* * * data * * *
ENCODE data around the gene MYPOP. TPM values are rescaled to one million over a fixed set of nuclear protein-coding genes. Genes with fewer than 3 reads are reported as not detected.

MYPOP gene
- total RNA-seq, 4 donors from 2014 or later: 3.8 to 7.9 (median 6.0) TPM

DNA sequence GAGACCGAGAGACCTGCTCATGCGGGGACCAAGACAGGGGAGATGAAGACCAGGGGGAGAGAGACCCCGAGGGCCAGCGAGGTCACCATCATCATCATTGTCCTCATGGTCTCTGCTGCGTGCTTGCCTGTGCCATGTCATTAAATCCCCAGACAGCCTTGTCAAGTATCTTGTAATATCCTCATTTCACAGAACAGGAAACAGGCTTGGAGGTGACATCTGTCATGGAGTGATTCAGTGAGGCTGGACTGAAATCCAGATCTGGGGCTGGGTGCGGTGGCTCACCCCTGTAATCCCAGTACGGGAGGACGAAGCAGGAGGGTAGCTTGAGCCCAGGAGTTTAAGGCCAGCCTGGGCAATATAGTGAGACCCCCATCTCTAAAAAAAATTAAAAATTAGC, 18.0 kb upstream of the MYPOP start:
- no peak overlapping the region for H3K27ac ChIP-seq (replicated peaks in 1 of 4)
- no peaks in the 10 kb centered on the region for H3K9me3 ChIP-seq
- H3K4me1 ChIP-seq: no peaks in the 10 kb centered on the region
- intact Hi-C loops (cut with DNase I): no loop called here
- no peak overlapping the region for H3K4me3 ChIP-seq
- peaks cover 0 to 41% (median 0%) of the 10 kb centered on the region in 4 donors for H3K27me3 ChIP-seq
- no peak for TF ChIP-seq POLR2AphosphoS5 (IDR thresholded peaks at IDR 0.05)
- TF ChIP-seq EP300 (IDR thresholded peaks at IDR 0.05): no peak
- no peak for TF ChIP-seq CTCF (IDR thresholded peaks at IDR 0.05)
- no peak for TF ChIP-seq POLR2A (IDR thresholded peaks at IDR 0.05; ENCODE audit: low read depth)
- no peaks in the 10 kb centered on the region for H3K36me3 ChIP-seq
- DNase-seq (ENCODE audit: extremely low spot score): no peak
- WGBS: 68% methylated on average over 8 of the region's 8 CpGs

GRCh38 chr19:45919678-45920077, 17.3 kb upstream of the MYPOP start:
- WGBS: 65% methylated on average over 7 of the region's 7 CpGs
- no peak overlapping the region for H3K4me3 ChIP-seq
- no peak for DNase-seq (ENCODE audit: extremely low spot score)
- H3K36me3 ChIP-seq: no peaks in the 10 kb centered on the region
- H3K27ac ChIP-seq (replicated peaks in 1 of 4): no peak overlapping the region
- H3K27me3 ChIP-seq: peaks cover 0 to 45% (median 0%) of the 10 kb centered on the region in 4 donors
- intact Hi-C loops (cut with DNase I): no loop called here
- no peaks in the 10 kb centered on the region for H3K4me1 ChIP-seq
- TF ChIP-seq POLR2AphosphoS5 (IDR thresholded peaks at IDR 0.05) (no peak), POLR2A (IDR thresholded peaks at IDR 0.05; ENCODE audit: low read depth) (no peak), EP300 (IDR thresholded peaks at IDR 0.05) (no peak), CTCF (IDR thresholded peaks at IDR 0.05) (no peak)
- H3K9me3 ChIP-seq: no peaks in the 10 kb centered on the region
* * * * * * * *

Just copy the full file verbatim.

ENCODE data around the gene MYPOP. TPM values are rescaled to one million over a fixed set of nuclear protein-coding genes. Genes with fewer than 3 reads are reported as not detected.

MYPOP gene
- total RNA-seq, 4 donors from 2014 or later: 3.8 to 7.9 (median 6.0) TPM

DNA sequence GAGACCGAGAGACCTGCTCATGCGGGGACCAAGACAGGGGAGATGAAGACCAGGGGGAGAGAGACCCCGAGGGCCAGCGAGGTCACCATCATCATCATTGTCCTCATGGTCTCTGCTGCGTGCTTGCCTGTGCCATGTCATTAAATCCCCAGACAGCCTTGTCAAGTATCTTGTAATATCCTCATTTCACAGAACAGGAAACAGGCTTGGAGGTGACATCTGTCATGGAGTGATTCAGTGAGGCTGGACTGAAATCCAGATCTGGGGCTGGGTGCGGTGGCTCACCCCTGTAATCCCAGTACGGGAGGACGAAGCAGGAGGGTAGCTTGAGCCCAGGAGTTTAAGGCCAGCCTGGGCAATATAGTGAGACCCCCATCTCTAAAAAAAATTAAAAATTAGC, 18.0 kb upstream of the MYPOP start:
- no peak overlapping the region for H3K27ac ChIP-seq (replicated peaks in 1 of 4)
- no peaks in the 10 kb centered on the region for H3K9me3 ChIP-seq
- H3K4me1 ChIP-seq: no peaks in the 10 kb centered on the region
- intact Hi-C loops (cut with DNase I): no loop called here
- no peak overlapping the region for H3K4me3 ChIP-seq
- peaks cover 0 to 41% (median 0%) of the 10 kb centered on the region in 4 donors for H3K27me3 ChIP-seq
- no peak for TF ChIP-seq POLR2AphosphoS5 (IDR thresholded peaks at IDR 0.05)
- TF ChIP-seq EP300 (IDR thresholded peaks at IDR 0.05): no peak
- no peak for TF ChIP-seq CTCF (IDR thresholded peaks at IDR 0.05)
- no peak for TF ChIP-seq POLR2A (IDR thresholded peaks at IDR 0.05; ENCODE audit: low read depth)
- no peaks in the 10 kb centered on the region for H3K36me3 ChIP-seq
- DNase-seq (ENCODE audit: extremely low spot score): no peak
- WGBS: 68% methylated on average over 8 of the region's 8 CpGs

GRCh38 chr19:45919678-45920077, 17.3 kb upstream of the MYPOP start:
- WGBS: 65% methylated on average over 7 of the region's 7 CpGs
- no peak overlapping the region for H3K4me3 ChIP-seq
- no peak for DNase-seq (ENCODE audit: extremely low spot score)
- H3K36me3 ChIP-seq: no peaks in the 10 kb centered on the region
- H3K27ac ChIP-seq (replicated peaks in 1 of 4): no peak overlapping the region
- H3K27me3 ChIP-seq: peaks cover 0 to 45% (median 0%) of the 10 kb centered on the region in 4 donors
- intact Hi-C loops (cut with DNase I): no loop called here
- no peaks in the 10 kb centered on the region for H3K4me1 ChIP-seq
- TF ChIP-seq POLR2AphosphoS5 (IDR thresholded peaks at IDR 0.05) (no peak), POLR2A (IDR thresholded peaks at IDR 0.05; ENCODE audit: low read depth) (no peak), EP300 (IDR thresholded peaks at IDR 0.05) (no peak), CTCF (IDR thresholded peaks at IDR 0.05) (no peak)
- H3K9me3 ChIP-seq: no peaks in the 10 kb centered on the region